After recording 7%YoY growth in the first half of 2015, China’s third quarter GDP growth dipped slightly to 6.9%YoY, the slowest quarterly growth since the first quarter of 2009, when the economy grew 6.2%.
Although the third quarter growth rate was lower than the “target” set by the government earlier this year, there are signs of stabilization in various parts of the economy, including the property sector. While year-to-date fixed asset investment slowed to 10.3%YoY in September – the slowest pace since 2000 – the real estate climate index has continued to recover from its trough in May. At the same time, as of the end of September, year-to-date property transactions also jumped 15.3% during the first three quarters. Moreover, new home prices are stabilizing infirst-tier Chinese cities, with half of the 70 cities tracked by the National Bureau of Statistics showing month-on-month price increases in August. These trends suggest we should see some stabilization of the property market.
Consumption has shown signs of recovery, too. After the growth rate declined to 10%YoY in April – the lowest growth rate since 2003 – retail sales grew 10.9%YoY in September. In the meantime, internet sales have continued their robust growth, soaring 48.7%YoY in the first half of 2015. Urban household income, on a per capita basis, grew 8.4% during the first three quarters and is expected to support moderate consumption growth. While it is not our expectation that it can take over gross capital formation– which accounts for some 46% of China’s GDP, as of the end of 2014 – private consumption’s contribution to GDP is expected to increase progressively from 37.7%.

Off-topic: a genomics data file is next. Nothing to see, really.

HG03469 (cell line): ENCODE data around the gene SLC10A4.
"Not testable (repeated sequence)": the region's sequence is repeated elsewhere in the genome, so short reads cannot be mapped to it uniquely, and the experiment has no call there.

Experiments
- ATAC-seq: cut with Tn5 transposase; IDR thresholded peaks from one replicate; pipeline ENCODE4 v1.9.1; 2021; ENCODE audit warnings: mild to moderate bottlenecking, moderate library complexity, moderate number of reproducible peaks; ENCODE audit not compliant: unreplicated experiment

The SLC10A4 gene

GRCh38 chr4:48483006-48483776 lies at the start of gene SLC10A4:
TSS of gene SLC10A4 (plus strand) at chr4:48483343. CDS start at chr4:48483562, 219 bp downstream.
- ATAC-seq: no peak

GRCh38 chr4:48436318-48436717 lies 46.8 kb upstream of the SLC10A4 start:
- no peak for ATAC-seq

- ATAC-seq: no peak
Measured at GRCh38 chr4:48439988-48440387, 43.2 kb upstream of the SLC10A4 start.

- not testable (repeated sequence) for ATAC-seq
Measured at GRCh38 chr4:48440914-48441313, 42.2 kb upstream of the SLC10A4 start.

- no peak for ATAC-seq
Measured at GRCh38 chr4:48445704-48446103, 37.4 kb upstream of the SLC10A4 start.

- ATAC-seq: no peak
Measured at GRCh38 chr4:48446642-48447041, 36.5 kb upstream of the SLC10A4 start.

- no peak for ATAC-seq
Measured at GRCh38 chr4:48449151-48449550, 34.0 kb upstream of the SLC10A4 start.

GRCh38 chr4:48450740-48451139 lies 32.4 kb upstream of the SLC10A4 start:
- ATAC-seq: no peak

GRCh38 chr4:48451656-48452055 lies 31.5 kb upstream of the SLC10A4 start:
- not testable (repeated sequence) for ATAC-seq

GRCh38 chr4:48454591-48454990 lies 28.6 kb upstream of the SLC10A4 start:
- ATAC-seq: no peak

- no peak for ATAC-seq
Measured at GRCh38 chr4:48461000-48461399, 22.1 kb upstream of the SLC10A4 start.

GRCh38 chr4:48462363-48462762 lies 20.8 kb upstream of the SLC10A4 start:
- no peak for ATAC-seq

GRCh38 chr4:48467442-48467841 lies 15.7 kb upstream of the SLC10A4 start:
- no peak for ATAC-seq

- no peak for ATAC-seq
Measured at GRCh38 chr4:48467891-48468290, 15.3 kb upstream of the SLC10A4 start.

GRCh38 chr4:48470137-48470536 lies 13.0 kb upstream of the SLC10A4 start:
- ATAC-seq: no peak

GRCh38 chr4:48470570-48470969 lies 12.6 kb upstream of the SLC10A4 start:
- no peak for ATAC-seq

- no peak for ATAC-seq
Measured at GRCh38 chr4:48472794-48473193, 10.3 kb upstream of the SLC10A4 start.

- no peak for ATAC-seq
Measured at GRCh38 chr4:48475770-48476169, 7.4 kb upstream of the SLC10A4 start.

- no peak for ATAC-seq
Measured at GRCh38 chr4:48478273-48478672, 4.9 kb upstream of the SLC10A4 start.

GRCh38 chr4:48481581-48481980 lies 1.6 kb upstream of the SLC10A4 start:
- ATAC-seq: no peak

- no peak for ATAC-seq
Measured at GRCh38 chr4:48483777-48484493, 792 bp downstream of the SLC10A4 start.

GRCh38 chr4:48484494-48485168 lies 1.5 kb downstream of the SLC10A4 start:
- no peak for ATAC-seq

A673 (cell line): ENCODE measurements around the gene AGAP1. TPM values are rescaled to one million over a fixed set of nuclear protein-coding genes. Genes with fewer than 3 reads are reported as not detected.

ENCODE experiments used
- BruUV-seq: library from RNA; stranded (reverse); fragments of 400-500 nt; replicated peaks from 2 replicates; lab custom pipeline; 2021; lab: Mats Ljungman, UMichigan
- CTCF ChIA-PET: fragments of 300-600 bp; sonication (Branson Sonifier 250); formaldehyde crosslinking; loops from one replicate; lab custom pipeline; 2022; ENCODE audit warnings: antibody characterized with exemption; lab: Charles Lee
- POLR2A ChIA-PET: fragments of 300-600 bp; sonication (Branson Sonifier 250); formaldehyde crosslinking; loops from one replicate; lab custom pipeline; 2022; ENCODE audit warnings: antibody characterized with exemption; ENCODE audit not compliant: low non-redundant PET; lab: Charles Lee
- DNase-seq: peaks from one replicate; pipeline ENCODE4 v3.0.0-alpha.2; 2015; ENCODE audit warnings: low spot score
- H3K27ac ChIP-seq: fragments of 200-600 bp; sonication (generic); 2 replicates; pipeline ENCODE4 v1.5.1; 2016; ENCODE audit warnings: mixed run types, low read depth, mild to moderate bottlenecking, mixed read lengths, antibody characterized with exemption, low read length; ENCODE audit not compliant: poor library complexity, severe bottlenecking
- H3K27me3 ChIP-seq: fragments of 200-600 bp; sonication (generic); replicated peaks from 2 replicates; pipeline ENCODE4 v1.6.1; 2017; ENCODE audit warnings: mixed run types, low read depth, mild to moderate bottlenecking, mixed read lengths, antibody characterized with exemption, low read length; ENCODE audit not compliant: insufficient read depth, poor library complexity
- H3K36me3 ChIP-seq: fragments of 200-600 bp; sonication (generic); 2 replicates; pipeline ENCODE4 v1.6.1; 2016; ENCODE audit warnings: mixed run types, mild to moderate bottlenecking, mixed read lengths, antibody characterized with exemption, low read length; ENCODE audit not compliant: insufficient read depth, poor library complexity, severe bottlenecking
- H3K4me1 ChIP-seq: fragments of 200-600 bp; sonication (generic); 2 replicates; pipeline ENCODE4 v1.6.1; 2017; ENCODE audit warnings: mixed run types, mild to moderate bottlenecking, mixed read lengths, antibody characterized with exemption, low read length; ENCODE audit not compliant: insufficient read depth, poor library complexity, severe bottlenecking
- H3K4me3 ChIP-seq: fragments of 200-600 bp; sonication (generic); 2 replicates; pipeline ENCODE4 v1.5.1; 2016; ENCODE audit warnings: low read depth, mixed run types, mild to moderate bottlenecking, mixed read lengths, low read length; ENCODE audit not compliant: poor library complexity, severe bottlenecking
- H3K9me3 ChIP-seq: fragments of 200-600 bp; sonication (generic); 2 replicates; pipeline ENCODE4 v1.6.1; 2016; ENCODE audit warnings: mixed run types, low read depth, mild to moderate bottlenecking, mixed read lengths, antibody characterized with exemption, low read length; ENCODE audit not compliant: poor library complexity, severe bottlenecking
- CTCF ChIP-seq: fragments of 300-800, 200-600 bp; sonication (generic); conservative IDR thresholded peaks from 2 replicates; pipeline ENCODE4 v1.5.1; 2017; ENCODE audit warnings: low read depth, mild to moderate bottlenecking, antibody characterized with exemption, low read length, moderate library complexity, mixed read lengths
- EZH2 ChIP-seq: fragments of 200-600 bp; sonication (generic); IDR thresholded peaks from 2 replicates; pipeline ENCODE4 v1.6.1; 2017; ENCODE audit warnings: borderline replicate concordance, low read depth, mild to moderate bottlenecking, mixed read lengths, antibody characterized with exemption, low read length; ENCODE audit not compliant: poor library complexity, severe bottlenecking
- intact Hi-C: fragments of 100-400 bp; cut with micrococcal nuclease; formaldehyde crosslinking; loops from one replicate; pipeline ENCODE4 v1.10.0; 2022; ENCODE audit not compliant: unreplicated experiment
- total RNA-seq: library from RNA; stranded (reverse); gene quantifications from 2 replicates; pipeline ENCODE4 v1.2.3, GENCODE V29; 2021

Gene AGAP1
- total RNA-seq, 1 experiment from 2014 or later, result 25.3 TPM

With the consumer price index averaging only 1.4% and producer price index averaging -5% during the first nine months of the year, policymakers can continue to expand their usage of monetary tools, something that the PBoC has been adopting since introducing the first rate cut in November 2014. The downside risk of such policy direction is related to the leveraging of the economy. As of the end of the third quarter, aggregate financing represented 220% of GDP, up 13 percentage points compared to a year ago -- a trend which continues to worry economic observers. With tax revenue up 5.2% in the first eight months of the year, there could be more leeway for the government to introduce further fiscal stimuli, on top of the tax relief measures for micro and small firms.
Despite the slowing growth rate, China’s US$10.4 trillion economy is set to achieve the government’s growth target of “around 7%.” It is worth noting that China has been moving away from the previous economic model that relied on its manufacturing sector. The services sector has been growing at a pace of 11.5%YoY during the last four quarters, while the secondary industry (manufacturing and construction) grew 2.2% over the same period. With such dynamics, the tertiary industry has been leading the secondary industry as the biggest contributor of the country’s GDPsince 2012. In the last four quarters, the services sector contributed 49.8% to China’s economic output and the secondary industry represented 41.1%. This trend is set to continue, and will make the focus on cargo volume and electricity consumption – the so-called Keqiang Index – less relevant to economic forecasts going forward.
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